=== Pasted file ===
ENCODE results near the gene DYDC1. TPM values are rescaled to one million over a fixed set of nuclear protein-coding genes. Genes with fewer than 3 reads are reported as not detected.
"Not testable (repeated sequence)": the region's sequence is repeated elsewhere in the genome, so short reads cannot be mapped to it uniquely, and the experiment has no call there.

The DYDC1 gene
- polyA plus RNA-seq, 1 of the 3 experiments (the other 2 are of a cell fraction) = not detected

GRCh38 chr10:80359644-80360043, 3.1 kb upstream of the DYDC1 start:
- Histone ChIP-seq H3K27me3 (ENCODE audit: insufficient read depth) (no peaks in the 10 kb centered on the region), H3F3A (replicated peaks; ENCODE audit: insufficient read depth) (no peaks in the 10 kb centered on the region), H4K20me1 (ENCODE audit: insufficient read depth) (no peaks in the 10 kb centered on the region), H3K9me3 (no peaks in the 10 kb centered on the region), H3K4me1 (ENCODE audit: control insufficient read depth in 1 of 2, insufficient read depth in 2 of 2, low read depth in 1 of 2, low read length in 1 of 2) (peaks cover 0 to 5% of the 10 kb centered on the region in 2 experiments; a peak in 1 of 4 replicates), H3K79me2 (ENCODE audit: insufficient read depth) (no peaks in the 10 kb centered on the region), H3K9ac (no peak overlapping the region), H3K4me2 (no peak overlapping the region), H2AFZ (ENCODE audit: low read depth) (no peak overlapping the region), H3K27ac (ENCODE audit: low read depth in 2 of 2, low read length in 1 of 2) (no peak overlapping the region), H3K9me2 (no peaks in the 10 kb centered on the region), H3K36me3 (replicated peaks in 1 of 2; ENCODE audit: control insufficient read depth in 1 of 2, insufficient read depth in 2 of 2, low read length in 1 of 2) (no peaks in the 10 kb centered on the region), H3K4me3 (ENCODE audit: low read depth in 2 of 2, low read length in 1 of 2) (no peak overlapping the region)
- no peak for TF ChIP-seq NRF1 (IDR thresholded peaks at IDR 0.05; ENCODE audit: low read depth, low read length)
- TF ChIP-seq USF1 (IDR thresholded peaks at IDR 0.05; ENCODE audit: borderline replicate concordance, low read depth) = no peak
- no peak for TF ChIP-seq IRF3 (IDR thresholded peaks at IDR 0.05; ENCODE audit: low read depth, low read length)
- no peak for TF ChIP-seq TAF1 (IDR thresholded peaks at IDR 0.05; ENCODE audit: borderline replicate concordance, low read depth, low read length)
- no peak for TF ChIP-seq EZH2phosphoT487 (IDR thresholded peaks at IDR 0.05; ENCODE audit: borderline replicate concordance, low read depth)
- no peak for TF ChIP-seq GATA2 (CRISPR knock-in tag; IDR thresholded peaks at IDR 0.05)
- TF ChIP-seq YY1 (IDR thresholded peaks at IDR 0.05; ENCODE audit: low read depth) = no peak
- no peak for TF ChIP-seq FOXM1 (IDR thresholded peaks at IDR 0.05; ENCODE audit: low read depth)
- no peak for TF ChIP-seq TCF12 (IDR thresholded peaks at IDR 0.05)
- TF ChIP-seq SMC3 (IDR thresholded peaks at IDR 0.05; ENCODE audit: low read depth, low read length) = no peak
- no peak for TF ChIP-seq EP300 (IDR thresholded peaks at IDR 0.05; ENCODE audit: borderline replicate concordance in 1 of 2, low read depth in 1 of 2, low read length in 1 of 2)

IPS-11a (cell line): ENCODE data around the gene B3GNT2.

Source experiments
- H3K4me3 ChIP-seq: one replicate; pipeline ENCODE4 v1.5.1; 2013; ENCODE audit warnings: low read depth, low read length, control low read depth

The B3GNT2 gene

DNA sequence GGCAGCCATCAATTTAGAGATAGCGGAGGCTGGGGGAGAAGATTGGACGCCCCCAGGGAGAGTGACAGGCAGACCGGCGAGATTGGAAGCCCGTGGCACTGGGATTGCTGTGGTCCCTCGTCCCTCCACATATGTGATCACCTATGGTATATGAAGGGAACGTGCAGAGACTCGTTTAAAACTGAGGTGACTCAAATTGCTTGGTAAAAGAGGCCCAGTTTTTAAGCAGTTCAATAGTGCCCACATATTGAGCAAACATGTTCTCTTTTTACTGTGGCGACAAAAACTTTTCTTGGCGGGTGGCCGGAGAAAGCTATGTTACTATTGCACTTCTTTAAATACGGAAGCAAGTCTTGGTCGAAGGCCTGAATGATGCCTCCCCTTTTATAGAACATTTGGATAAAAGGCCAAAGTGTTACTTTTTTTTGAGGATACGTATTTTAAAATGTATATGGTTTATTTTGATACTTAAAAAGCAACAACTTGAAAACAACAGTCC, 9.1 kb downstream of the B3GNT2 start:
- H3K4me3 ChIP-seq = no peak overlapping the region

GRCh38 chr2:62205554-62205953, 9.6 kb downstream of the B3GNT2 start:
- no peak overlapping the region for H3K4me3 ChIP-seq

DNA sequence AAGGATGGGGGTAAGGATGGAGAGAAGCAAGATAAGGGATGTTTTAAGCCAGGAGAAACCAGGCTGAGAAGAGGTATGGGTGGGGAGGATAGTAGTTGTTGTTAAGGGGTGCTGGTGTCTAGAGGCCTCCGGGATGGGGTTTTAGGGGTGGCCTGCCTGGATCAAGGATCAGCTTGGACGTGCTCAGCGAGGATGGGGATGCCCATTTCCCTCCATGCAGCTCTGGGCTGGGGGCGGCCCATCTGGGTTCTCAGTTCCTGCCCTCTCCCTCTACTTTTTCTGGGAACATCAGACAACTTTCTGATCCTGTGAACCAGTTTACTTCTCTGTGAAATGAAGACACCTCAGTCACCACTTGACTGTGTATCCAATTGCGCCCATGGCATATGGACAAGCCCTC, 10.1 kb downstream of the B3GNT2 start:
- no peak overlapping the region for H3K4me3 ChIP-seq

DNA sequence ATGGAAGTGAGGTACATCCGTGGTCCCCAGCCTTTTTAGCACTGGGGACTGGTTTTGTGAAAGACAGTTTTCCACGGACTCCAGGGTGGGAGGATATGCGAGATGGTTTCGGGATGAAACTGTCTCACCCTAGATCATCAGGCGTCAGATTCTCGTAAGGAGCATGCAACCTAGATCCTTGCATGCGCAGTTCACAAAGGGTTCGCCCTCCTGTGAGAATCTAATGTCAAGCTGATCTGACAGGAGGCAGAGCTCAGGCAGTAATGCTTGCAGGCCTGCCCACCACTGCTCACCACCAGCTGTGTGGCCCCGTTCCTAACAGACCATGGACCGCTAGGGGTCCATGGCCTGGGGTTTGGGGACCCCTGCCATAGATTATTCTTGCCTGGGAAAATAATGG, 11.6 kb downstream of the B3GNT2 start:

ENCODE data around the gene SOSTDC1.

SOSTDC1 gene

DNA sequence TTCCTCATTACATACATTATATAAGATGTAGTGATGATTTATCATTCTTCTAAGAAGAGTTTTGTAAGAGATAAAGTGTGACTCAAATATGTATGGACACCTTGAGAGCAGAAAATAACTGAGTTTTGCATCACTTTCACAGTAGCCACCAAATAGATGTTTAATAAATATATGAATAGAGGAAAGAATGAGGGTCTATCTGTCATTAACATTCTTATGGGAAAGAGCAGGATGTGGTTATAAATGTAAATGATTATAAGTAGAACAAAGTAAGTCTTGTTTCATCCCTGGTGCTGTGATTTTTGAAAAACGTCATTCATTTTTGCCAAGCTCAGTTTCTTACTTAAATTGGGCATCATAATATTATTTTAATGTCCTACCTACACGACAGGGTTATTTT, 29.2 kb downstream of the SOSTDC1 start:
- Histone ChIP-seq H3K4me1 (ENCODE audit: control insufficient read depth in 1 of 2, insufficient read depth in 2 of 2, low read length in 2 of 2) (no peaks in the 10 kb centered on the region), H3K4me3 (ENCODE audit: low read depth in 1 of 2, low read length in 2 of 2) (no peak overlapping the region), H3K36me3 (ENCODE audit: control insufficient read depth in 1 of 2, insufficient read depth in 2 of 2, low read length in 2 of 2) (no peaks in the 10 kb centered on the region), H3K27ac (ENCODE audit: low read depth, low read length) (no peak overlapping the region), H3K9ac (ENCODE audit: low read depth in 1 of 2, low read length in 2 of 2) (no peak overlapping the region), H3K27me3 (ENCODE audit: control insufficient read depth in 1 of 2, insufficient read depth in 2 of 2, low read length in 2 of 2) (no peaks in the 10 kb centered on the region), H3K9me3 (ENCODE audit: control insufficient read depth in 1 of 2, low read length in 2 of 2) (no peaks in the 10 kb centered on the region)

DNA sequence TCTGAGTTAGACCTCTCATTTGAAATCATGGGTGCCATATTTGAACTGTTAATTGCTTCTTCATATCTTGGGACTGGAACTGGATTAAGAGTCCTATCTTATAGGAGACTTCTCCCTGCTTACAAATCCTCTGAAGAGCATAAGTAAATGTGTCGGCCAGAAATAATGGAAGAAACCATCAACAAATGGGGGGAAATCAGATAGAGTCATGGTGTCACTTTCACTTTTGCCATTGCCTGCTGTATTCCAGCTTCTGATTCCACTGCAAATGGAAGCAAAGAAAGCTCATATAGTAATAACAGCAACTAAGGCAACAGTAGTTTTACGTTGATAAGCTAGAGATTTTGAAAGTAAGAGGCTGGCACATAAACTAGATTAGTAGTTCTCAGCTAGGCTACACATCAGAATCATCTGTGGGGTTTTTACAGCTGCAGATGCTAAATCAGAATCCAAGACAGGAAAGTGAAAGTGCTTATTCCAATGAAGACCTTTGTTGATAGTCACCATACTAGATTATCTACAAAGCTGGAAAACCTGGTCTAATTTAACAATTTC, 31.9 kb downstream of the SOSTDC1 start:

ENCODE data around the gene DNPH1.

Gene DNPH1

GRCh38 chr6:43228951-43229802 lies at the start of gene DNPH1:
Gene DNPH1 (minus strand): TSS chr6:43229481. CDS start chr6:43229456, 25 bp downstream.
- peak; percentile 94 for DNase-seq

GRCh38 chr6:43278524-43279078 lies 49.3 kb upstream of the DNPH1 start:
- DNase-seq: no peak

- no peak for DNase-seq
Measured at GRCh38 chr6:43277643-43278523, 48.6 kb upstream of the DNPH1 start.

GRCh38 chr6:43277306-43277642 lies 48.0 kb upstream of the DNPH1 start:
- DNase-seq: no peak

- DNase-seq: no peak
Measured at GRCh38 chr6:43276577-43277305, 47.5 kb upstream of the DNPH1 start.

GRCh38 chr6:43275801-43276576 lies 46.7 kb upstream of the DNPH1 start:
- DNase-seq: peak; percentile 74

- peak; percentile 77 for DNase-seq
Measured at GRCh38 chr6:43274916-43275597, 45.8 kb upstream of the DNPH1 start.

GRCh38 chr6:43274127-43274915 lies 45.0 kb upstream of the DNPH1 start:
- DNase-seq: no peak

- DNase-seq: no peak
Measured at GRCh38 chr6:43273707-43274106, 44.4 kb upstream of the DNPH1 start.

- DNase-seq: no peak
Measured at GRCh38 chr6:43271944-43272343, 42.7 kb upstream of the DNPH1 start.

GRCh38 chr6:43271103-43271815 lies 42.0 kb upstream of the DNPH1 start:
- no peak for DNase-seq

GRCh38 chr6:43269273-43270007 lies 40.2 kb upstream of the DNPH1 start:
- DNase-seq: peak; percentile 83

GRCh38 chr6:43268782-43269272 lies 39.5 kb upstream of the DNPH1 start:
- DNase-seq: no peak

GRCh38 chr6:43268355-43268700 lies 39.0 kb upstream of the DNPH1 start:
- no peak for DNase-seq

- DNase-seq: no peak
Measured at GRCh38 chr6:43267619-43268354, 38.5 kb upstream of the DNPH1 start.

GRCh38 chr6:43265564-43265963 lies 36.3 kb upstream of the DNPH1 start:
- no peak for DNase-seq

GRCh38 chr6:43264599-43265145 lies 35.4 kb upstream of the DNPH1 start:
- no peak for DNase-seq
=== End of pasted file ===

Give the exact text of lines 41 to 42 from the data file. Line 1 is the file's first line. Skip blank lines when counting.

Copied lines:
- no peak for DNase-seq
Measured at GRCh38 chr6:43277643-43278523, 48.6 kb upstream of the DNPH1 start.